The double-edged sword of having to prepare for a World Cup defence and still win every game in between has never been more evident for New Zealand coach Steve Hansen than this weekend when his side face South Africa.
Hansen highlighted his 2015 World Cup plans on Thursday by giving young hooker Dane Coles his third start in his ninth test for Saturday's Rugby Championship match (kickoff 0735 GMT) at Eden Park in Auckland.
But he resisted continuing the development of Charlie Faumuina and Steven Luatua for the hotly anticipated encounter, opting instead to restore first-choice prop Owen Franks and flanker Liam Messam after they returned from injuries.
Franks, still only 25, will earn his 50th test cap on Saturday and is considered one of the best tighthead props in the world, while blindside Messam's inclusion at the expense of Luatua was for his experience and physicality around the ruck.
The decision to reinstall the pair was no doubt to combat the fierce confrontation Hansen expects from the Springboks pack, who battered Australia into submission in their 38-12 victory last week.
The win in Brisbane gave them a nine-match winning streak and they arrived in New Zealand confident they could be the first Springboks team to beat the All Blacks at home since John Smit's side recorded a 32-29 victory in Hamilton in 2009.
"The All Blacks are a great side," Springboks coach Heyneke Meyer told reporters this week. "There are no weaknesses there.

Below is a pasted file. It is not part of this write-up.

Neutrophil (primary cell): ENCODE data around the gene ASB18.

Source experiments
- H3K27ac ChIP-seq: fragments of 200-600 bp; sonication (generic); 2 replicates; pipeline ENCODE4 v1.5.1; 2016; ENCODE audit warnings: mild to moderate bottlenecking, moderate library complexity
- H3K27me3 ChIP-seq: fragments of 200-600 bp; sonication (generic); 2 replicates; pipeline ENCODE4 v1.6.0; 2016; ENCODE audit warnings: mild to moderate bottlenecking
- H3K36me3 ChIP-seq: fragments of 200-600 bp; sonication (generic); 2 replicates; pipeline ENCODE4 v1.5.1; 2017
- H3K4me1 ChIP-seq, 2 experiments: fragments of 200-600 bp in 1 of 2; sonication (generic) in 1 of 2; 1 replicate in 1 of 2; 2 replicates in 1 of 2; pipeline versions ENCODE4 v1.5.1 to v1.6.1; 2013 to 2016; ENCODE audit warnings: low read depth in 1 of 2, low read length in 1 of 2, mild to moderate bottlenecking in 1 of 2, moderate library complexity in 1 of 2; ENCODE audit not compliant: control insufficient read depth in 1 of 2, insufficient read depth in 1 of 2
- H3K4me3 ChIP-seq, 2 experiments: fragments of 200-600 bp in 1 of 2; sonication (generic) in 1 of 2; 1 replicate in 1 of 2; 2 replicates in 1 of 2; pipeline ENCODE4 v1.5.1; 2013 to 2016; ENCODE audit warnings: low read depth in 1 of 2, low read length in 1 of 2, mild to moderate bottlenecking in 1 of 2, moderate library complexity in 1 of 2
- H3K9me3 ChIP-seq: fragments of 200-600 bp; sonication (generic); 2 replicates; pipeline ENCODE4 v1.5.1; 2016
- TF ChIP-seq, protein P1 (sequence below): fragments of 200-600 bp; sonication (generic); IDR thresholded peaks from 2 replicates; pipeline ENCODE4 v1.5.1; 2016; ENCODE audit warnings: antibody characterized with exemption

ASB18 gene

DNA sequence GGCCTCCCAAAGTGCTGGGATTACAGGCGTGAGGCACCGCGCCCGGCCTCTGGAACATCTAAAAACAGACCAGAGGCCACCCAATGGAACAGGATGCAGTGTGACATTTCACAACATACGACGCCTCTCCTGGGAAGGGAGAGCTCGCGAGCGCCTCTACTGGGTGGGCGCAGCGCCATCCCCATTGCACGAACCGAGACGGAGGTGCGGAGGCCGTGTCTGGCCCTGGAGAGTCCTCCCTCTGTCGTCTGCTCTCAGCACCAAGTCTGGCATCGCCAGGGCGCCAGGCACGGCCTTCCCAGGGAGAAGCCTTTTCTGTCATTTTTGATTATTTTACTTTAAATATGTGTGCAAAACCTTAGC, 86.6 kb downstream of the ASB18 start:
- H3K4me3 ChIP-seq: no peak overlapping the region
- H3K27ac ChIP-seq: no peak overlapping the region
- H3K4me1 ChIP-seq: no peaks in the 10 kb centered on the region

"You have to be at your very best in all facets of the game because they have a brilliant kicking game, they have a brilliant running game.
"They defend well. They scrum well and have a good lineout. That is why they're the world champions."
The Springboks, so long criticised for their one-dimensional approach to the game, are developing a side that is starting to find the balance between a bludgeoning forward pack and backline willing, and able, to use the ball at pace and with width.
"We know physically they're an awesome side, but with some of the tries they have been scoring they've been playing quite an open style," flyhalf Daniel Carter told Fairfax Media earlier this week.
"They're a bit more of an all-round package - whereas in previous years they have been quite one-dimensional."
The Springboks have scored 14 tries in their three games in the southern hemisphere championship so far, including nine in a 73-13 rout of Argentina in the first round and four against the Wallabies last week.
Those two bonus point victories have given the Springboks a one-point lead over the All Blacks in the standings and the winners of the Eden Park clash will seize the initiative in the fight for the title.
Such is the anticipation ahead of the match that even Carter joined the pundits in describing it as the most important game in New Zealand since the 2011 World Cup final.
"This is going to be the biggest match of our year so far, and even potentially one of the biggest since the World Cup because of the form they're in," Carter said.
"At home on Eden Park against an in-form Boks side - it's an occasion you want to be part of."
New Zealand: 15-Israel Dagg, 14-Ben Smith, 13-Conrad Smith, 12-Ma'a Nonu, 11-Julian Savea, 10-Daniel Carter, 9-Aaron Smith, 8-Kieran Read (captain), 7-Sam Cane, 6-Liam Messam, 5-Sam Whitelock, 4-Brodie Retallick, 3-Owen Franks, 2-Dane Coles, 1-Tony Woodcock
Replacements: 16-Keven Mealamu, 17-Wyatt Crockett, 18-Charlie Faumuina, 19-Steven Luatua, 20-Matt Todd, 21-Tawera Kerr-Barlow, 22-Beauden Barrett, 23-Charles Piutau
South Africa: 15-Zane Kirchner, 14-Willie le Roux, 13-JJ Engelbrecht, 12-Jean de Villiers (captain), 11-Bryan Habana, 10-Morne Steyn, 9-Ruan Pienaar, 8-Duane Vermeulen, 7-Willem Alberts, 6-Francois Louw, 5-Flip van der Merwe, 4-Eben Etzebeth, 3-Jannie du Plessis, 2-Bismarck du Plessis, 1-Tendai Mtawarira
Replacements: 16-Adriaan Strauss, 17-Gurthro Steenkamp, 18-Coenie Oosthuizen, 19-Juandre Kruger, 20-Siya Kolisi, 21-Jano Vermaak, 22-Pat Lambie, 23-Jan Serfontein.